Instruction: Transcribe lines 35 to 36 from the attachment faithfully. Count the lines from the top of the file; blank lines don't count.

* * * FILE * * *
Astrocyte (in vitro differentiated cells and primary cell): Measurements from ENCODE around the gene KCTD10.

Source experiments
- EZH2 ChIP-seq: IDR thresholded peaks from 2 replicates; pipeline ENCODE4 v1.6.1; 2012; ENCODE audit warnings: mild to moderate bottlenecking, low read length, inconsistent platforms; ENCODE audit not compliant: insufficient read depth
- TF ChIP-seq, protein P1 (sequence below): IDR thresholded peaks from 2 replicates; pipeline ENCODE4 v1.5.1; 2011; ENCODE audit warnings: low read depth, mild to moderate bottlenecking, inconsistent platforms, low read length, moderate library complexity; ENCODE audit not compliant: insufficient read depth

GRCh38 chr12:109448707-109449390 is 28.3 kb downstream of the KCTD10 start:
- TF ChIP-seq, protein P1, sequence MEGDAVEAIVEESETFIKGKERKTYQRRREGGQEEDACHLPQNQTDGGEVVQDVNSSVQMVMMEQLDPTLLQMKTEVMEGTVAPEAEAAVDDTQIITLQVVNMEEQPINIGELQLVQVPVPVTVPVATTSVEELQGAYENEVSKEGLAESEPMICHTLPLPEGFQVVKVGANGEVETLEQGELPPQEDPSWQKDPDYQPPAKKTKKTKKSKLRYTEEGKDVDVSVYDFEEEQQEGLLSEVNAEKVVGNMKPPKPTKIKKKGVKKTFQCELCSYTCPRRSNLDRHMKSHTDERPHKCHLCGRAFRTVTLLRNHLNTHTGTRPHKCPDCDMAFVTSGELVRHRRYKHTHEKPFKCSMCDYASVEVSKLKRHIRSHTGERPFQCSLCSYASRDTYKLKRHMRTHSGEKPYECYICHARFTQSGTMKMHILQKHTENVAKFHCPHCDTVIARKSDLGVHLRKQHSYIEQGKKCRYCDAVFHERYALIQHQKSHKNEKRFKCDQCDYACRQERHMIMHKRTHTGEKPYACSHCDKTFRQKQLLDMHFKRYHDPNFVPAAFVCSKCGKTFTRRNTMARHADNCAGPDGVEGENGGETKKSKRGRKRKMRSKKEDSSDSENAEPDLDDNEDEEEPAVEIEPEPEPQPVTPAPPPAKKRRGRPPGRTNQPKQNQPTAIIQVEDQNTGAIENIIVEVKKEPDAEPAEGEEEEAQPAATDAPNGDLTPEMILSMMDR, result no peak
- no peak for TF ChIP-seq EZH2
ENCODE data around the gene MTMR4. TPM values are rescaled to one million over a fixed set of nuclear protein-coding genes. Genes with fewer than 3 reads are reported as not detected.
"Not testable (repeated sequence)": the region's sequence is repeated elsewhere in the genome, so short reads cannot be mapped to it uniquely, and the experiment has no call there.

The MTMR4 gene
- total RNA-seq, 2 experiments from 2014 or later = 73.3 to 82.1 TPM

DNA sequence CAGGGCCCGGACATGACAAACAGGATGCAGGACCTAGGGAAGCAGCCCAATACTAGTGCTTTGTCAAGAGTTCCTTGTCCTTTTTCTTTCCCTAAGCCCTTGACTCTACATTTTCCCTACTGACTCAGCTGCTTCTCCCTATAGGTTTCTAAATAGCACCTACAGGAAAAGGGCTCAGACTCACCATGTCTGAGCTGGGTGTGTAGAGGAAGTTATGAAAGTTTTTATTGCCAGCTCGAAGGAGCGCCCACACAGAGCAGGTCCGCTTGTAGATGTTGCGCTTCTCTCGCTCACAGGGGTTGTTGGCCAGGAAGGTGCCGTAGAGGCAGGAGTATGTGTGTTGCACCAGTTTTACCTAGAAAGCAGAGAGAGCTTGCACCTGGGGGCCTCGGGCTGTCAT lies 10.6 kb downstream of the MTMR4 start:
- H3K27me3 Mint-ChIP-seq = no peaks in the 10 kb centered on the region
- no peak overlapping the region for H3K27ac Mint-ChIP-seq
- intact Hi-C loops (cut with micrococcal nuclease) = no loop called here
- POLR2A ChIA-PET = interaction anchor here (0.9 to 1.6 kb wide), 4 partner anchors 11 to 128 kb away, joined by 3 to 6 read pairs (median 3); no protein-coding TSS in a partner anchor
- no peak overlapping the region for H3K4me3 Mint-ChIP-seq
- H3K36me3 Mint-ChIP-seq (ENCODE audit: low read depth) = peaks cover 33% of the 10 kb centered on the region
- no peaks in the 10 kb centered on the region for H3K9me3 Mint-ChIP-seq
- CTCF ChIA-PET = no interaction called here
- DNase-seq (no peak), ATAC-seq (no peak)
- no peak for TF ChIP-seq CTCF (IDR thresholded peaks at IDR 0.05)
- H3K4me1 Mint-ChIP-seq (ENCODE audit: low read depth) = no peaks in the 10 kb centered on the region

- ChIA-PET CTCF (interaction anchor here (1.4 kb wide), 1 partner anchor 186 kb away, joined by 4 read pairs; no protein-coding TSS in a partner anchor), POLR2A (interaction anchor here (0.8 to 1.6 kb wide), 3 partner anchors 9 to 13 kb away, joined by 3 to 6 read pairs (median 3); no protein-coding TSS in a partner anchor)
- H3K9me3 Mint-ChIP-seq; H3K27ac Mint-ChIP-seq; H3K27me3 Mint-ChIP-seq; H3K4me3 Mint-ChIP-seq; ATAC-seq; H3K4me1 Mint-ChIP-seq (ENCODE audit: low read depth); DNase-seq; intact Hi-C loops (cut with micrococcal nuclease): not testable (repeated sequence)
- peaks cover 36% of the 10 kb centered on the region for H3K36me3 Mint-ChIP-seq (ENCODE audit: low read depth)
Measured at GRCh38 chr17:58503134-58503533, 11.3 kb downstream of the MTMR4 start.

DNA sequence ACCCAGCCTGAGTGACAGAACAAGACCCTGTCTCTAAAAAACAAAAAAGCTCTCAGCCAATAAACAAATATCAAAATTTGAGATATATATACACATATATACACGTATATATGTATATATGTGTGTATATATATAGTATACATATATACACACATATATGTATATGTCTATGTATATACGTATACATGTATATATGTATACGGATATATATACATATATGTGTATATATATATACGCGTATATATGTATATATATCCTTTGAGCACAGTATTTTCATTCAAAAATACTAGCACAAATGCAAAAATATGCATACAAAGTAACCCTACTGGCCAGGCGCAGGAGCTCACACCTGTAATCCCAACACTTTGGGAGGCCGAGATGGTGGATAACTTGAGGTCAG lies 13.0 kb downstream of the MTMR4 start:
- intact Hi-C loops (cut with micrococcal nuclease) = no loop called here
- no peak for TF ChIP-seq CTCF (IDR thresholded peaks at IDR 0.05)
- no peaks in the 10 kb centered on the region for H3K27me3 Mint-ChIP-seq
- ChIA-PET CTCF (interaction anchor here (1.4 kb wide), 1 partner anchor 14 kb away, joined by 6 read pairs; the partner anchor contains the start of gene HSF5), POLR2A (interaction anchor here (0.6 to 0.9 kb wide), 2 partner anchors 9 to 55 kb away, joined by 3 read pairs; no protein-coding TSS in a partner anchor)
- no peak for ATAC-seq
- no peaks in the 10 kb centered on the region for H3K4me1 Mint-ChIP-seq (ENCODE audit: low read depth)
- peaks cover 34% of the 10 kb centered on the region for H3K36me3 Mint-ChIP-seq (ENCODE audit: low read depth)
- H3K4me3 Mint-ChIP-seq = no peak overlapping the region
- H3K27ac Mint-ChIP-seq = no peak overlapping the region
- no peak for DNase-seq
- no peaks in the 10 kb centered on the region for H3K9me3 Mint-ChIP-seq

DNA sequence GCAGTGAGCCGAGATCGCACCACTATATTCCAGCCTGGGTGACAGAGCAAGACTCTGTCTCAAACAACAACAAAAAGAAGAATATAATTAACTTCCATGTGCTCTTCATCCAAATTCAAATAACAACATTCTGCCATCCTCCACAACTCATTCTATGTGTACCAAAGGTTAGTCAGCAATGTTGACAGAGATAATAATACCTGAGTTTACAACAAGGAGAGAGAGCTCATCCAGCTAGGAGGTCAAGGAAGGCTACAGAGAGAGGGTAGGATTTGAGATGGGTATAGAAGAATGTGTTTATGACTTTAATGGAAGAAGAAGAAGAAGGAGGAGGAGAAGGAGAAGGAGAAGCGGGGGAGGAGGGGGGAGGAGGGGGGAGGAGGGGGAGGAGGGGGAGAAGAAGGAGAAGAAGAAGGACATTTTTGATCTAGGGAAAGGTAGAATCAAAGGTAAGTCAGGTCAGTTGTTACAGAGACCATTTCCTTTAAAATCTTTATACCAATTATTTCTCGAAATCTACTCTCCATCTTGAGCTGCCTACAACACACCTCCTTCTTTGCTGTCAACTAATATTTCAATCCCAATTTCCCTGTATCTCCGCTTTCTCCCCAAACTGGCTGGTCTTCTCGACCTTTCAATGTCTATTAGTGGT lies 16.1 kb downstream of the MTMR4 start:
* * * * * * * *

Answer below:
- peaks cover 34% of the 10 kb centered on the region for H3K36me3 Mint-ChIP-seq (ENCODE audit: low read depth)
- H3K4me3 Mint-ChIP-seq = no peak overlapping the region